In the case of Daniels v Campbell2004 (5) SA 331 (CC), an application was made to the Constitutional Court by a widow to a monogamous Islamic marriage, alleging that section 1 of the Intestate Succession Act81 of 1987 (“Intestate Succession Act”) and section 2(1) of the Maintenance of Surviving Spouses Act27 of 1990(“Maintenance of Surviving Spouses Act”) was unconstitutional as the words “spouse” and “survivor” therein only applies to a marriage recognized as valid in terms of South African Law, which of course does not include Islamic marriages. The Court in casu found that the section 1 of the Intestate Succession Act and section 2(1) of the Maintenance of Surviving Spouses Act was indeed unconstitutional and extended the meaning thereof to include a spouse and survivor to a monogamous Islamic Marriage.
In the case of Khan v Khan2005 (2) SA 272 (T), the Court went one step further than in the case of Ryland v Edros and held that “polygamous marriages are a type of family and should be protected by family law”. The court further held that public policy has changed with the inception of the Constitution and that the argument that it is contrary to public policy to grant a Muslim wife (in an Islamic marriage) maintenance where the marriage is not monogamous, can no longer hold water. It went further to state that it would be blatant discrimination to grant, in the one instance, a Muslim wife in a monogamous Islamic marriage a right to maintenance, but to deny a Muslim wife in a polygamous Islamic marriage and who has the same faith and beliefs as the one in the monogamous marriage, a right to maintenance”. The Court therefore extended the right to maintenance to include a spouse to a polygamous Islamic marriage. In the case of Hassam v Jacobs2009 (5) SA 572 (CC) the Constitutional Court extended section 1 of the Intestate Succession Act to allows spouses who were part of a polygamous Islamic marriage to also inherit intestate.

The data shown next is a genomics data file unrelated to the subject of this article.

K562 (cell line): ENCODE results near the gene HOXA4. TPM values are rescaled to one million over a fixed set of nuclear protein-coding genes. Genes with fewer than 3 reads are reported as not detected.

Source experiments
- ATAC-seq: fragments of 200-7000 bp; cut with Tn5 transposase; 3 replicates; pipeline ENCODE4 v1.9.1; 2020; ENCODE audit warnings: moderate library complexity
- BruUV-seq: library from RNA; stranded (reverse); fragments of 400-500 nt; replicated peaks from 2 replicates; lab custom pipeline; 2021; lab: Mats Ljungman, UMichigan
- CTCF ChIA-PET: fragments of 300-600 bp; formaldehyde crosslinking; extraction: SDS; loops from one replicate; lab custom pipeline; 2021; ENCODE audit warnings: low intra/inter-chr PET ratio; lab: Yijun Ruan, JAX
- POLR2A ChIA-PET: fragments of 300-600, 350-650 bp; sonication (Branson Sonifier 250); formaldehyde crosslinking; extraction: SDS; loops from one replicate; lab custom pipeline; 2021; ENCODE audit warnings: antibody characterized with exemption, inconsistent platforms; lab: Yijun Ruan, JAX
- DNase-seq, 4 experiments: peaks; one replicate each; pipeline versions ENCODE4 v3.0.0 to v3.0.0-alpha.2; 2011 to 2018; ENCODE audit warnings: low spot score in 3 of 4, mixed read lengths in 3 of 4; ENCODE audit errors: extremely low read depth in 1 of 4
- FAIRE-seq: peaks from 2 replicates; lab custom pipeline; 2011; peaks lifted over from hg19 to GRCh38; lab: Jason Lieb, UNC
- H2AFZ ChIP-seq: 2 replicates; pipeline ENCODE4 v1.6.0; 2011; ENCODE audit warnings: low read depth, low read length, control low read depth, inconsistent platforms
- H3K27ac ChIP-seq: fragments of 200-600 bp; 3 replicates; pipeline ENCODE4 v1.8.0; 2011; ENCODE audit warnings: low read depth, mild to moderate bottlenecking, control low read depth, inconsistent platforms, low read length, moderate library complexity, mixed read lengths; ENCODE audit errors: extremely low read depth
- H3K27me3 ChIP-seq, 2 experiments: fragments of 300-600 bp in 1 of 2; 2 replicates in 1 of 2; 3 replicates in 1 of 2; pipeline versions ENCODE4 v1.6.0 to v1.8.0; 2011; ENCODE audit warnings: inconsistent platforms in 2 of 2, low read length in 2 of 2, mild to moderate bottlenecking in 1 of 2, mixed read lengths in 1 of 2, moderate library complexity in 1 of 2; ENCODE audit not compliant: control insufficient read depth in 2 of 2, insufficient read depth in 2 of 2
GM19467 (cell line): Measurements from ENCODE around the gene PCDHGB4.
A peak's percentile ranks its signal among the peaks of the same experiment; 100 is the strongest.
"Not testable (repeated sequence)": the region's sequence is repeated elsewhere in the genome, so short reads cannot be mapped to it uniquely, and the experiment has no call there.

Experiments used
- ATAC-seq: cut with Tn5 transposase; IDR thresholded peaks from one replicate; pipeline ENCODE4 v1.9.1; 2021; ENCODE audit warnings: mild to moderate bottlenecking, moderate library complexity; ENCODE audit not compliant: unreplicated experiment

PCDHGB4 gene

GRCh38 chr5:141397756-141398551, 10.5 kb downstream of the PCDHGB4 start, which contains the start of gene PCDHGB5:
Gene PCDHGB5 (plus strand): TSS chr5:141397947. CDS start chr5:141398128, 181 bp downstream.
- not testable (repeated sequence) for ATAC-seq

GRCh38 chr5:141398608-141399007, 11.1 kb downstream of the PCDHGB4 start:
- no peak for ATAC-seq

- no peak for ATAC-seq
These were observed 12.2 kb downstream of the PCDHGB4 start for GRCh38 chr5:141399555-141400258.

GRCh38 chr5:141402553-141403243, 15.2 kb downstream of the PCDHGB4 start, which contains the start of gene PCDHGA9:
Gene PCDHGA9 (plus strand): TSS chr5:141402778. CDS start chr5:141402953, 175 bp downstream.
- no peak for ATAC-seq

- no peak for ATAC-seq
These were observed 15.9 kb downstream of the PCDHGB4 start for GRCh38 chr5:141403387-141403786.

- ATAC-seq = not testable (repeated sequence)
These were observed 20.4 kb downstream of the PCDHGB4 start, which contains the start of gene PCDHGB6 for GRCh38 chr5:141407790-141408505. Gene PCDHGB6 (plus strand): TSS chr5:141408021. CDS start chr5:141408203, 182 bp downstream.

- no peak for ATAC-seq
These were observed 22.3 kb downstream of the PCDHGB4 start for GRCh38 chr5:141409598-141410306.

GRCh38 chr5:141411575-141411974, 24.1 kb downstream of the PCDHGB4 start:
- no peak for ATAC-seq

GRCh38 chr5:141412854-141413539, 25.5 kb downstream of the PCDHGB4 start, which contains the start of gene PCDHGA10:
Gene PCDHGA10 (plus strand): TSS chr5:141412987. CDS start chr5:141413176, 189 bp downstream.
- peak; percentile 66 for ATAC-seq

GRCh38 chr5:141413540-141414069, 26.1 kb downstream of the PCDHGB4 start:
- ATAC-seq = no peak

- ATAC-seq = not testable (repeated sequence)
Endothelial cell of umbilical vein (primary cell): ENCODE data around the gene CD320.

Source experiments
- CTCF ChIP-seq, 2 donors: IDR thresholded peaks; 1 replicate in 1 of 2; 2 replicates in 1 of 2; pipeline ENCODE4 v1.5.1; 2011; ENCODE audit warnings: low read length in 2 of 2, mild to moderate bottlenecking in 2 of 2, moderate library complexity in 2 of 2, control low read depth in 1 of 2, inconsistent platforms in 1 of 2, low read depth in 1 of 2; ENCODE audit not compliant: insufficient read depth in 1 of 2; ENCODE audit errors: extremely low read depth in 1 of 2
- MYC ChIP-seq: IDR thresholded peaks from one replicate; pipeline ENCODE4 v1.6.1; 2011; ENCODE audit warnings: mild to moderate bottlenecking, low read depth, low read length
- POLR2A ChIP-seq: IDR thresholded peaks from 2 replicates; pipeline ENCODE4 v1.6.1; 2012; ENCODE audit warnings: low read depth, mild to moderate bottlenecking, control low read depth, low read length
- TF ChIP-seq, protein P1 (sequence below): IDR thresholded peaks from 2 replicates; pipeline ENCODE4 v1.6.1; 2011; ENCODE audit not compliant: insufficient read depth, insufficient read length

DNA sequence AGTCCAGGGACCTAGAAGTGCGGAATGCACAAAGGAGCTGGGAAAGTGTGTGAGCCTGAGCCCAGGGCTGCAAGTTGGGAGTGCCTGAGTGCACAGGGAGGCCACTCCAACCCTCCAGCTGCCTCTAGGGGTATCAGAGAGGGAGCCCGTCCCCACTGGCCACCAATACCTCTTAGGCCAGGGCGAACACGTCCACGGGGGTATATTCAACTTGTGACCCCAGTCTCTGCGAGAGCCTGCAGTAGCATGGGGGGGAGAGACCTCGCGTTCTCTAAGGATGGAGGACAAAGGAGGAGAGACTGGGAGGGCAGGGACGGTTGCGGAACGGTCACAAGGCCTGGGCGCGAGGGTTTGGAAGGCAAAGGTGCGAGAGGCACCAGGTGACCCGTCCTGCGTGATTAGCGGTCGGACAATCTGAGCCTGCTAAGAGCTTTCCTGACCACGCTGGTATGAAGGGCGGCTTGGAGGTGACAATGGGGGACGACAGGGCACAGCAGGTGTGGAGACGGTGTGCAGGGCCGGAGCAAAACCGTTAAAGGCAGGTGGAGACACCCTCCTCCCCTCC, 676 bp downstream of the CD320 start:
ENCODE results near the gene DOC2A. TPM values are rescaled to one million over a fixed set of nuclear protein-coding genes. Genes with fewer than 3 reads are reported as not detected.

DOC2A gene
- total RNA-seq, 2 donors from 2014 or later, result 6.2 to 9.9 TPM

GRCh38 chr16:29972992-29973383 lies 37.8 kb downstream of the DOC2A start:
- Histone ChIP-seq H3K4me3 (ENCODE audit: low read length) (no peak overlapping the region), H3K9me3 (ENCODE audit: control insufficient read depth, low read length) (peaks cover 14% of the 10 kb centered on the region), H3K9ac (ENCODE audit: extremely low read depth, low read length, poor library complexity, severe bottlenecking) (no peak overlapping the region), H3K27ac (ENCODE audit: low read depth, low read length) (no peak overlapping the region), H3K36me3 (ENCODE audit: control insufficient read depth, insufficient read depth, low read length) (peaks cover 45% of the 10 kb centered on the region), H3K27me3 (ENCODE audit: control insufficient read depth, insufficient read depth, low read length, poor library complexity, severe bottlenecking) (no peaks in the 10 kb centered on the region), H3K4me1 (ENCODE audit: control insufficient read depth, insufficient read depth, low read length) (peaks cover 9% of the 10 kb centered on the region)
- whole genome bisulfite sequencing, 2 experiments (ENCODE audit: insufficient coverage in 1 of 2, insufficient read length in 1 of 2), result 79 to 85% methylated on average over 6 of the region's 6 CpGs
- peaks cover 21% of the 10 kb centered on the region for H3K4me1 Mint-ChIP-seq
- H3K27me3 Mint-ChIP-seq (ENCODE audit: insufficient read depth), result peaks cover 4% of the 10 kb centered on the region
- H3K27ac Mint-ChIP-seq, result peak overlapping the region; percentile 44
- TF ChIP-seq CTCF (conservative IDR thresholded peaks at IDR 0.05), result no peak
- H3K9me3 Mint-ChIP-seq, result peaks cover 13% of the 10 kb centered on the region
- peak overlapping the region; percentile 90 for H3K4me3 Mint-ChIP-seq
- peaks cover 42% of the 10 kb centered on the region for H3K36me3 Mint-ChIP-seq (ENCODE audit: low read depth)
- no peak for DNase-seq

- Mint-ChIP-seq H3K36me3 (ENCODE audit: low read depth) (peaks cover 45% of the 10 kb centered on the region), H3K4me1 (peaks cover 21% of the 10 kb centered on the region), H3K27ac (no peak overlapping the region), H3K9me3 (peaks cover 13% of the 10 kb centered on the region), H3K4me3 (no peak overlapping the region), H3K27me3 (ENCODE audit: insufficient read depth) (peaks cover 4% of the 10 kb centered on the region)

The way forward?
Although our Courts have attempted to alleviate the position of spouses in both monogamous and polygamous Islamic marriages, the relief is still piecemeal and spouses are not treated equally in all respects.
The Muslim Marriages Bill seeks to address this inequality by recognizing both monogamous and polygamous Islamic marriages as part of our legal system and therefore carrying the same responsibilities and rights as other marriages recognized in South African Law.
The question that then begs to be asked is what, in terms of the Muslim Marriages Bill, is a marriage? Apart from the requirements of a valid Islamic marriage as set out in section 5 of the Bill, an Islamic marriage is “deemed to be a marriage out of community of property excluding the accrual system, unless the proprietary consequences governing the marriage are regulated by mutual agreement of the spouses, in an ante-nuptial contract which must be registered in the Deeds Registry” (in terms of the Muslim Marriages Bill, Government Gazette Notice 37 of 2011). Spouses to an Islamic marriage will, therefore, never be considered to be married in community of property. This may prove tricky for spouses who are not financially able to conclude an ante-nuptial contact in which case their estates will simply be dealt with as separate estates despite the intention between the parties, which can be argued to result in inequality in itself. It will, however, be interesting to see the application of the Bill in practice if it is approved and promulgated.
Noorjehaan Edros | Associate | Dispute Resolution: Litigation and Arbitration
This article is a general information sheet and should not be used or relied on as legal or other professional advice. No liability can be accepted for any errors or omissions nor for any loss or damage arising from reliance upon any information herein. Always contact your legal adviser for specific and detailed advice. Errors and omissions excepted (E&OE)